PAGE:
Regarding its trade dress infringement claim, A’lor had to show that (1) the trade dress is nonfunctional; (2) the trade dress has acquired secondary meaning, and (3) there is a substantial likelihood of confusion between the Accused Designs and the Subject Designs. See Art Attacks v. MGA Entertainment, Inc., 581 F.3d 1138, 1145 (9th Cir. 2009). “Trade dress” refers to the “total image of a product” and may include features such as size, shape, color, color combinations, texture or graphics. International Jensen, Inc. v. Metrosound U.S.A., Inc., 4 F.3d 819, 822 (9th Cir. 1993). Because the scope of trade dress protection may be broad, courts exercise particular caution when extending protection to product designs, as granting trade protection to an ordinary product design would create a monopoly in the goods themselves. Landscape Forms, Inc. v. Columbia Cascade Co., 113 F.3d 373, 380 (2d Cir. 1997).

A’lor described its trade dress as “interwoven nautical cable threads composed of twisted stainless steel wire forming single- or juxtaposed multi-strand treated cable threading with soft-textured adornments and embellishments spaced through the cable.” The Court found the definition to be amoebic, namely “impermissibly general and overbroad...As such, extending protection to this trade dress would permit Plaintiff to exclude competition from functionally similar products that use stainless steel in nautical cable band jewelry...Therefore, the Court finds that the trade dress, as articulated by Plaintiff, is no more than a concept or idea.”

The case is A’lor International, Ltd. v. Tappers Fine Jewelry, Inc., CV12-02215 RGK (C.D. Cal. 2012).

Posted On: April 11, 2013

Academy of Country Music Sues ACM Records In Los Angeles After ACM’s Attorney Files TTAB Trademark Opposition

Los-angeles-trademark-attorney-lawyer-sue-ACM-TTAB.jpgAlthough the “ACM Awards” trademark is prominently featured on the Academy of Country Music’s website, I was shocked to learn that the Academy only last month filed a trademark application with the US Patent & Trademark Office to register the ACM and the ACM Awards trademarks. Obviously someone has not been reading my article on advantages afforded to USPTO registered trademarks.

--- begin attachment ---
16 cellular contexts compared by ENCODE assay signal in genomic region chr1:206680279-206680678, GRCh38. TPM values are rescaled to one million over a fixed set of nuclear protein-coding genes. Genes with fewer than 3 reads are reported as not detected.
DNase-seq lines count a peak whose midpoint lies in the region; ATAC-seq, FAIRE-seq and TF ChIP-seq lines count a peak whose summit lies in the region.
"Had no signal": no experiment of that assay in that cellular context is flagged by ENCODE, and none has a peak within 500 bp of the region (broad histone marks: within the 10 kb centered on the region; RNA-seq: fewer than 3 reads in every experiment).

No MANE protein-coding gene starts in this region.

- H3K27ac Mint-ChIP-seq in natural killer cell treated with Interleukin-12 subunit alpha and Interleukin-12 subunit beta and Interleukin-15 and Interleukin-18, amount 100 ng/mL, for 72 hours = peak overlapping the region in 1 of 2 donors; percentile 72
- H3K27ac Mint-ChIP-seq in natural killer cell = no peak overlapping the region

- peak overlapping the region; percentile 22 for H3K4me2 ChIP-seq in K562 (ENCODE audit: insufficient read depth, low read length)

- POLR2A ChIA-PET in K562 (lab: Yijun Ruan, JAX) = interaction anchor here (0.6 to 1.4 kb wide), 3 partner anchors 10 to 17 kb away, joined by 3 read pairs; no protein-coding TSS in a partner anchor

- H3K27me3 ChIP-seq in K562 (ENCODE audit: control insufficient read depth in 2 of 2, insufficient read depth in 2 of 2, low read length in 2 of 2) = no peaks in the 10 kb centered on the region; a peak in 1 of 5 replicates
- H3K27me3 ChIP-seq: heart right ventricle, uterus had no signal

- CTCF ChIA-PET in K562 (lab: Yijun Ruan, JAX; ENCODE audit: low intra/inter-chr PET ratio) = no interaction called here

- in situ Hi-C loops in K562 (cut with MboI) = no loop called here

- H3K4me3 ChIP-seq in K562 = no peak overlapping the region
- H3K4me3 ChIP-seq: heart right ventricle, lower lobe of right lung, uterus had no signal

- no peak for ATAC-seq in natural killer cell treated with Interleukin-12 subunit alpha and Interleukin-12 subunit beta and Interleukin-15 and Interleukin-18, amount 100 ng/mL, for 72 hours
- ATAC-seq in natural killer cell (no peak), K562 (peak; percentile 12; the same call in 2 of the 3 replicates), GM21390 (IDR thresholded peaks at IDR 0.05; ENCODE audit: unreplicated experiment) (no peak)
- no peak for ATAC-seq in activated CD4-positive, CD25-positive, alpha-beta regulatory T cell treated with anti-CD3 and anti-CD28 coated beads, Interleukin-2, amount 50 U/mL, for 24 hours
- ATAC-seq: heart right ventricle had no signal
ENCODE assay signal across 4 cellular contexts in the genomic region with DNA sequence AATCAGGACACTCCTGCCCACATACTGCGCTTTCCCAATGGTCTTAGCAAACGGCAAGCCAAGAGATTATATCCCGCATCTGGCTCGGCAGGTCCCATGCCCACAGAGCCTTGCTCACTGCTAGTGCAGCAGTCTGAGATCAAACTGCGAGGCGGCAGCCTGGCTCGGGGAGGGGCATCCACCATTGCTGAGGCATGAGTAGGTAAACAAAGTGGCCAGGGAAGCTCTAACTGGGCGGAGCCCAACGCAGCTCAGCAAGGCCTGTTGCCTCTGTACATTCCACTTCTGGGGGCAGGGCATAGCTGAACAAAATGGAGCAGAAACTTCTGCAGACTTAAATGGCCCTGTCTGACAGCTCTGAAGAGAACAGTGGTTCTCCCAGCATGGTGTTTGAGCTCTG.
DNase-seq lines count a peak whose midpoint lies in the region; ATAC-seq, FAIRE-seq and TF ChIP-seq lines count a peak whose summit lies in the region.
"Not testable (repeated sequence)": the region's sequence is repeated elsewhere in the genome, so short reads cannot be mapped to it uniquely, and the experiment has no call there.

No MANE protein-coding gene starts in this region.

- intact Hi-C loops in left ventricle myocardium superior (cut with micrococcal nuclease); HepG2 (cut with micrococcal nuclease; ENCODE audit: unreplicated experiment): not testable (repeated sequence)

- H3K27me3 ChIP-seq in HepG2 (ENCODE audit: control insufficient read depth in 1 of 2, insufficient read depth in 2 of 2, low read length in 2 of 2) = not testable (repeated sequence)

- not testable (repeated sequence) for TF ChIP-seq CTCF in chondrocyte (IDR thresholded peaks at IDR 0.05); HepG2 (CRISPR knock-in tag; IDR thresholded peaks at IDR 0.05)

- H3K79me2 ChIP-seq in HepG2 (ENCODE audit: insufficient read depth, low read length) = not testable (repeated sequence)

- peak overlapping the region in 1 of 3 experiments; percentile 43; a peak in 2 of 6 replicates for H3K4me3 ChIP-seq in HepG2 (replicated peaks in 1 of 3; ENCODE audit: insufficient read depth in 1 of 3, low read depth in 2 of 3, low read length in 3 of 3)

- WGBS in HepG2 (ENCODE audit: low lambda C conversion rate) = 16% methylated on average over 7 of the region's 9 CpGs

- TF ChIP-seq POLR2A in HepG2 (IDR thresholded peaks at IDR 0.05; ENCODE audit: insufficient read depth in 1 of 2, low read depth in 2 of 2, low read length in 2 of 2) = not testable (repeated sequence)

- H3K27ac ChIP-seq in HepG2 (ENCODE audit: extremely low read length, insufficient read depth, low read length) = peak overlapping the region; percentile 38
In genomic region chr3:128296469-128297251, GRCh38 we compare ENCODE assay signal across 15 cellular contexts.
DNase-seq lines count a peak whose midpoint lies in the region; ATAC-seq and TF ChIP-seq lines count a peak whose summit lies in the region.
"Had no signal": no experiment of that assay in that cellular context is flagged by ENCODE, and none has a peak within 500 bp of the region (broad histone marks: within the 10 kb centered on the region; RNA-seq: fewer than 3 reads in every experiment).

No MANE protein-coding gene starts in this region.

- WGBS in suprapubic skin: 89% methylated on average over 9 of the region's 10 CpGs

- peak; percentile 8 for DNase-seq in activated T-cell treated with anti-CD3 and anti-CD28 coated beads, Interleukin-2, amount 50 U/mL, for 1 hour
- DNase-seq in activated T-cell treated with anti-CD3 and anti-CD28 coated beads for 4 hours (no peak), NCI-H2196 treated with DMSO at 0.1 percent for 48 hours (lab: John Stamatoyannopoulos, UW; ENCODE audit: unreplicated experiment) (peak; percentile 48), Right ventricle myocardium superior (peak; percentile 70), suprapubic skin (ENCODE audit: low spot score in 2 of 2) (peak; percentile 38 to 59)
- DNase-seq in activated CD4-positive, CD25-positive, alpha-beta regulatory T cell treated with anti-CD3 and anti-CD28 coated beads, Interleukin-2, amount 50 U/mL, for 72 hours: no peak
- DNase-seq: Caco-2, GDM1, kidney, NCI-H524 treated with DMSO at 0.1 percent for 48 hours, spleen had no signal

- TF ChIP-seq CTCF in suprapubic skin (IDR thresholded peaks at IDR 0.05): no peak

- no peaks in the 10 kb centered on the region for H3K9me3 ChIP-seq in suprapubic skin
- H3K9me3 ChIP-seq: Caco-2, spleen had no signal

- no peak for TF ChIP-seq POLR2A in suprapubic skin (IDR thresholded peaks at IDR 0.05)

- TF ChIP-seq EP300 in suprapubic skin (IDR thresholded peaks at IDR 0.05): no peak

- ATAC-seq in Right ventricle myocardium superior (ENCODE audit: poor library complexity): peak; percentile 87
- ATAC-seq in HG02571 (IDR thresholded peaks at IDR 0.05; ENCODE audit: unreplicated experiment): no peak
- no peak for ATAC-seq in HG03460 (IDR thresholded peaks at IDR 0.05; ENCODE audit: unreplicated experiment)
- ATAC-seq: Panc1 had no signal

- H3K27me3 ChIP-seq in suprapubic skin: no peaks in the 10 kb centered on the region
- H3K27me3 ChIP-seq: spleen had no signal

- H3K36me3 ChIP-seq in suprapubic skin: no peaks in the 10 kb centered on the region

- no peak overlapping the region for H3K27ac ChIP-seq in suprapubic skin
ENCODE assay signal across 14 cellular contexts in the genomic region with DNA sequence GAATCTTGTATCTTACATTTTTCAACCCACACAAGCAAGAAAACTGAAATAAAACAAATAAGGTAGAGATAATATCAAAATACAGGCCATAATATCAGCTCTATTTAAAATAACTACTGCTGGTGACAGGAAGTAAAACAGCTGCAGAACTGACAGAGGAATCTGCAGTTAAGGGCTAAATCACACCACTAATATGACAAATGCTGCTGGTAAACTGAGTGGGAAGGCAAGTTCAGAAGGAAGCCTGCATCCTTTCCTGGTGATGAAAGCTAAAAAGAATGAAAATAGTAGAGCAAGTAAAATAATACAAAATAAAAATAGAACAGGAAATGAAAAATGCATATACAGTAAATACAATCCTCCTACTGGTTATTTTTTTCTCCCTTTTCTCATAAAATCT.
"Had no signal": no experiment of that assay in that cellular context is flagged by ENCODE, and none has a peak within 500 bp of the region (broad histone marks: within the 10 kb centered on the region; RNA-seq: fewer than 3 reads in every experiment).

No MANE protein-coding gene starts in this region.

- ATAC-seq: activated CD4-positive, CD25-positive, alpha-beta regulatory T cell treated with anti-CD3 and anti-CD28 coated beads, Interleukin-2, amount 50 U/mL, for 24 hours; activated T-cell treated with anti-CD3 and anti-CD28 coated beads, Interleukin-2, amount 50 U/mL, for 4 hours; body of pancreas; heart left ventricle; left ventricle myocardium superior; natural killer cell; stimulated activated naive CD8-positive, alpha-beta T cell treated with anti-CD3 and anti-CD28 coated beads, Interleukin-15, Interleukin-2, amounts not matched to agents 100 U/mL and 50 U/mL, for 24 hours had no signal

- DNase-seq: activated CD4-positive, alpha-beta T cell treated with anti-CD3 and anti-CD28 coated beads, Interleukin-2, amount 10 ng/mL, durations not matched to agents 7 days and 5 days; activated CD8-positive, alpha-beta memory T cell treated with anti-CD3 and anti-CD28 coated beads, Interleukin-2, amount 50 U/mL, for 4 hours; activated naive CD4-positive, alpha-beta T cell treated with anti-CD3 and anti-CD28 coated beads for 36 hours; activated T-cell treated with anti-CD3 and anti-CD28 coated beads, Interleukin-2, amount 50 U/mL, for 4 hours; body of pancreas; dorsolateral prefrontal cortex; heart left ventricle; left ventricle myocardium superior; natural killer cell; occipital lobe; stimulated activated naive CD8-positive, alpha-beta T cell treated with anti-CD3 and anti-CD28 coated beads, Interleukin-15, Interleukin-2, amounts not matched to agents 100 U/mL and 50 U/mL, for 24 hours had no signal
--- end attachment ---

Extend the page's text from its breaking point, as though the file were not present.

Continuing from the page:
Without the benefits of a trademark registration certificate establishing its priority rights, the Academy alleges and must now spend resources proving that it has been using the ACM trademark and ACM derivative marks since at least 1974 in association with services and goods in the country music industry. The Academy also alleges incurring, along with its media partners, expenditures of over $30,000,000.00 over the last 22 years in advertising and marketing the ACM marks, making the trademarks famous.

ACM Records, like a good trademark owner should, filed and obtained a USPTO trademark registration for the “ACM Records” trademark in 2008. If the Academy had previously filed and registered its ACM trademarks, Defendant’s trademark application would probably have been refused registration by the USPTO examining attorney. Instead, the Academy claims that ACM Records filed an opposition with the Trademark Trial & Appeal Board (“TTAB”) in February of 2013, asserting a likelihood of confusion and dilution would arise from the Academy’s application to register “The ACM Experience.” Thus the Academy seeks declaratory judgment to its rights to register and expand the use its ACM family of trademarks.

Although the Academy claims it is the senior user of the “ACM” mark by almost twenty years, its failure to register the trademark may result in a complete bar to its federal and state dilution claims, merely because ACM Records obtained a prior USPTO trademark registration. 15 U.S.C. § 1125(c)(6) provides that the “ownership by a person of a valid registration ... on the principal register ... shall be a complete bar to an action against that person, with respect to that mark, that is brought by another person under the common law or a statute of a State; and seeks to prevent dilution by blurring or dilution by tarnishment...”

No matter the outcome, the lesson to be learned is to register your trademarks with the USPTO because a certificate of registration provides prima facie evidence of validity, ownership of the mark, and the owner’s exclusive right to use the registered trademark. 15 U.S.C. § 1057(b). The registration basically shifts the burden to the defendant to prove that the claims in the certificate of registration are not correct.

The case is Academy of Country Music v. ACM Records, Inc., et al., CV13-02448 DDP (C.D. Cal. 2013).